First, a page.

Bookkeeping ensures your business transactions are categorized accurately, and your accounts are reconciled. Your books will give you an up-to-the-minute glimpse of your financial status. 

    Financial analysis and reporting

    Your accountant will analyze and contextualize your financial data into easy-to-understand reporting. This helps you grasp where your business stands in the market, making attracting outside investors easier and more. 

    Tax prep and planning

    One of the top reasons a small business uses an accountant is tax preparation. Whether it's quarterly estimated taxes or year-end, your accountant will prepare and file your business taxes on your behalf. Year-round tax planning is less common but can help your small business reduce its tax liability while remaining compliant throughout the year.  

    Compliance and regulatory guidance

    Maintaining state and federal regulatory compliance will be one of your accountant's top responsibilities. Falling out of compliance can open your business to fines and increased scrutiny from the IRS.  

    Business growth and strategic planning 

    Your accountant can support your business's long-term growth with strategic tax planning. This allows your accountant to be proactive about your year-round tax savings while adjusting throughout the year based on market conditions and other considerations. 

    Impact an Accountant can have on a business

    Whether it's tax preparation, strategic planning, compliance, or any other services an accountant can provide, they will positively contribute to your business. They'll minimize your overall tax burden and keep you out of the IRS's crosshairs. Their professional services and insight typically end with more money in your pocket.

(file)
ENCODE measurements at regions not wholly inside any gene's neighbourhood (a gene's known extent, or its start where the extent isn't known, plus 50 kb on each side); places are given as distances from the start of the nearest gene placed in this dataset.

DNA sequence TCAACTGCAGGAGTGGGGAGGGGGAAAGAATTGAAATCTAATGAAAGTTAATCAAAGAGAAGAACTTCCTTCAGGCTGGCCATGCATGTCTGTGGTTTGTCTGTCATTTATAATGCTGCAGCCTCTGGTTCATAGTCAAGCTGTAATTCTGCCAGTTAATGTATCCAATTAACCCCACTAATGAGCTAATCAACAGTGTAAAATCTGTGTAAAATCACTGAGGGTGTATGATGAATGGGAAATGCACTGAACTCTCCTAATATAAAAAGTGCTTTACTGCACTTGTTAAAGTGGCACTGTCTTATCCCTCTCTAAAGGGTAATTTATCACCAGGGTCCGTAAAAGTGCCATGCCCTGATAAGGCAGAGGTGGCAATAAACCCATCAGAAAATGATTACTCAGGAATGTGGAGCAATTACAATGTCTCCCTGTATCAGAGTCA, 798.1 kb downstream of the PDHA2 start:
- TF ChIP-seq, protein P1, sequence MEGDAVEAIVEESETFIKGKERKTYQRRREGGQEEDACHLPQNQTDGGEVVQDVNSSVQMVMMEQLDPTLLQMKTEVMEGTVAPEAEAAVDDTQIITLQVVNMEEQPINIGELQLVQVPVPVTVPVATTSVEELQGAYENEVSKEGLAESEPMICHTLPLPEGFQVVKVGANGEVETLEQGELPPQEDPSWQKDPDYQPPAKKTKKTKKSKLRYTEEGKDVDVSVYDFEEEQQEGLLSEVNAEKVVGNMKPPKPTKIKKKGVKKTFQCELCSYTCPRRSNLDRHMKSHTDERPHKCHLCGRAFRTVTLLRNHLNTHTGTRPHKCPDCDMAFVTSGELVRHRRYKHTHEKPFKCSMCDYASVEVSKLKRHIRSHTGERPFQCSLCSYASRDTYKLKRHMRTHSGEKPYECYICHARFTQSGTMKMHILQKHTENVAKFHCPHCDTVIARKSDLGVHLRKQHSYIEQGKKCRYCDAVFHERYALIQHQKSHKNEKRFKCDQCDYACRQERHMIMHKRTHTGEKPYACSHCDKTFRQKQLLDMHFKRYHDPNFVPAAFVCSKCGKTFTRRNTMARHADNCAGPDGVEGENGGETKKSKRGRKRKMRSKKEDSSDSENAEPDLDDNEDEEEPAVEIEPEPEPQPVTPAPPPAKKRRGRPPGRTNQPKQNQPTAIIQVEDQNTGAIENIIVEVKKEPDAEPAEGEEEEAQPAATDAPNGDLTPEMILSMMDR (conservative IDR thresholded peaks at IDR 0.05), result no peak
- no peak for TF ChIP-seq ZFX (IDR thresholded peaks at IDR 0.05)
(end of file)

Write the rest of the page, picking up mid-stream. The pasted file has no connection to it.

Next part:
This lets you focus on growing other business areas while your accountant handles the financial aspects. 

    When and why a business should hire an accountant

    While many small businesses start without an accountant, usually for budgetary reasons, hiring one as soon as possible is essential. For example, most small business owners pay more than they should in taxes in their first year. Your accountant ensures overpayments and other growing pains are minimized or eliminated, demonstrating their value and cost-effectiveness immediately. 

    Some business owners wait until an event or milestone to hire an accountant. Perhaps they have been around for a few years and want to scale up strategically, or maybe they're applying for a loan or need someone to handle recurring financial responsibilities, such as payroll or tax preparation. 

    When a professional is handling your financial duties, the potential for problems and other risks and issues can be avoided, all while giving you more time and keeping more of your money in your pocket. 

    How 1-800Accountant can help

    There's no downside to having a great accountant on your side. Ensure your taxes are filed accurately and remain compliant by partnering with the experts at 1-800Accountant, America's leading virtual accounting firm for small businesses. 

    Our team of experienced EAs, CPAs, and other tax professionals stay on top of the latest tax laws, regulations, and strategies impacting your business. This allows us to keep you compliant, maximize your deductions, and minimize your tax liability.

    Whether it's small business taxes, tax advisory, educational content, or any of our professional accounting services, we have the solution you need at a price that works for you. Schedule a quick consultation – usually 30 minutes or less – to learn how we can help.

    This post is to be used for informational purposes only and does not constitute legal, business, or tax advice. Each person should consult his or her own attorney, business advisor, or tax advisor with respect to matters referenced in this post. 1-800Accountant assumes no liability for actions taken in reliance upon the information contained herein.